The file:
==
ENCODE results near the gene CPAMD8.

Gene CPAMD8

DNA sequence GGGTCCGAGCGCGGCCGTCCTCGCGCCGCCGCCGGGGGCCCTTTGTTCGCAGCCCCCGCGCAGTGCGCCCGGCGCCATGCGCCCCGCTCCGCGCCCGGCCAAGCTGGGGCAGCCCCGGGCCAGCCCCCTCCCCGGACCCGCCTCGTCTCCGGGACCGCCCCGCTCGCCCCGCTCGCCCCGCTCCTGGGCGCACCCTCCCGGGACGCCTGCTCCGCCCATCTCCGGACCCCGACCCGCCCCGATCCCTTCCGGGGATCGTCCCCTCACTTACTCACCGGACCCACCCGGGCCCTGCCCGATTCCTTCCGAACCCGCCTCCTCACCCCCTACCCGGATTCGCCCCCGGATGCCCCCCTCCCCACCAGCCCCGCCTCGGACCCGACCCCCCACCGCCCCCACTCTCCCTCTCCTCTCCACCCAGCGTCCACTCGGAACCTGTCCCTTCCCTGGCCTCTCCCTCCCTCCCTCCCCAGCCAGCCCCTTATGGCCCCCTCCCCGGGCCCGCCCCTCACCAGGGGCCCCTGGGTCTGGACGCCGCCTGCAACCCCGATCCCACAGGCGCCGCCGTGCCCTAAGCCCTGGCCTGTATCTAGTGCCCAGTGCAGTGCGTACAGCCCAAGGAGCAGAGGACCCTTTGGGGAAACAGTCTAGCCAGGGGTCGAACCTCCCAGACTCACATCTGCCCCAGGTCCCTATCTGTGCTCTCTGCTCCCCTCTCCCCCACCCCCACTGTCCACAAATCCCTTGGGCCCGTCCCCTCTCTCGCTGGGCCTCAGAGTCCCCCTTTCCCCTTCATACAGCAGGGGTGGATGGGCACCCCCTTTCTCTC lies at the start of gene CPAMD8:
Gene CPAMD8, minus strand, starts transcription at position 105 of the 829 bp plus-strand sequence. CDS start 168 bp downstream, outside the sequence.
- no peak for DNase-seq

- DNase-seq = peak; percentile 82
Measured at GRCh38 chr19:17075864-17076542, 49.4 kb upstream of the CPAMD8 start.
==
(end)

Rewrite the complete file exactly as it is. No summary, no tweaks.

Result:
ENCODE results near the gene CPAMD8.

Gene CPAMD8

DNA sequence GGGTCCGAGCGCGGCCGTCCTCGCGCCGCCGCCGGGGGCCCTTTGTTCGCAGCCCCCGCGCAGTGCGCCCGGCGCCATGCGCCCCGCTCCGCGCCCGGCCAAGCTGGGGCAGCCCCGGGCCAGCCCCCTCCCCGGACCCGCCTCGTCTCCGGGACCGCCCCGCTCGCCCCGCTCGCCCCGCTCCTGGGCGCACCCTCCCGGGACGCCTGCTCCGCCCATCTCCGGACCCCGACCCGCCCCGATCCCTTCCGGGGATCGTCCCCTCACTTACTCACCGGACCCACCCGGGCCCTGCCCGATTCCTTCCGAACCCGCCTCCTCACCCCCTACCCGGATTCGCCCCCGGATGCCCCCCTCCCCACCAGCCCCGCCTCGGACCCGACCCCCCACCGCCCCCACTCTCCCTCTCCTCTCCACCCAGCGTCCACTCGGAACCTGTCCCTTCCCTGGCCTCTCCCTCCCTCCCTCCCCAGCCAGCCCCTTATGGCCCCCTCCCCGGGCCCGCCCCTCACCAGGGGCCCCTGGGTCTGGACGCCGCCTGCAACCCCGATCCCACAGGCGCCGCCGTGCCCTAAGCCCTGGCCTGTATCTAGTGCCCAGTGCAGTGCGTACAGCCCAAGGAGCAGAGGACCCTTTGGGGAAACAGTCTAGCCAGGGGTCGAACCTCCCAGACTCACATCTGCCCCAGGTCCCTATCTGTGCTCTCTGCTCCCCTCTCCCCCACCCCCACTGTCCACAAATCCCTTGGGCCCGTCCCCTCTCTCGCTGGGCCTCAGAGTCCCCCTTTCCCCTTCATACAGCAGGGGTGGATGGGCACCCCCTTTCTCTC lies at the start of gene CPAMD8:
Gene CPAMD8, minus strand, starts transcription at position 105 of the 829 bp plus-strand sequence. CDS start 168 bp downstream, outside the sequence.
- no peak for DNase-seq

- DNase-seq = peak; percentile 82
Measured at GRCh38 chr19:17075864-17076542, 49.4 kb upstream of the CPAMD8 start.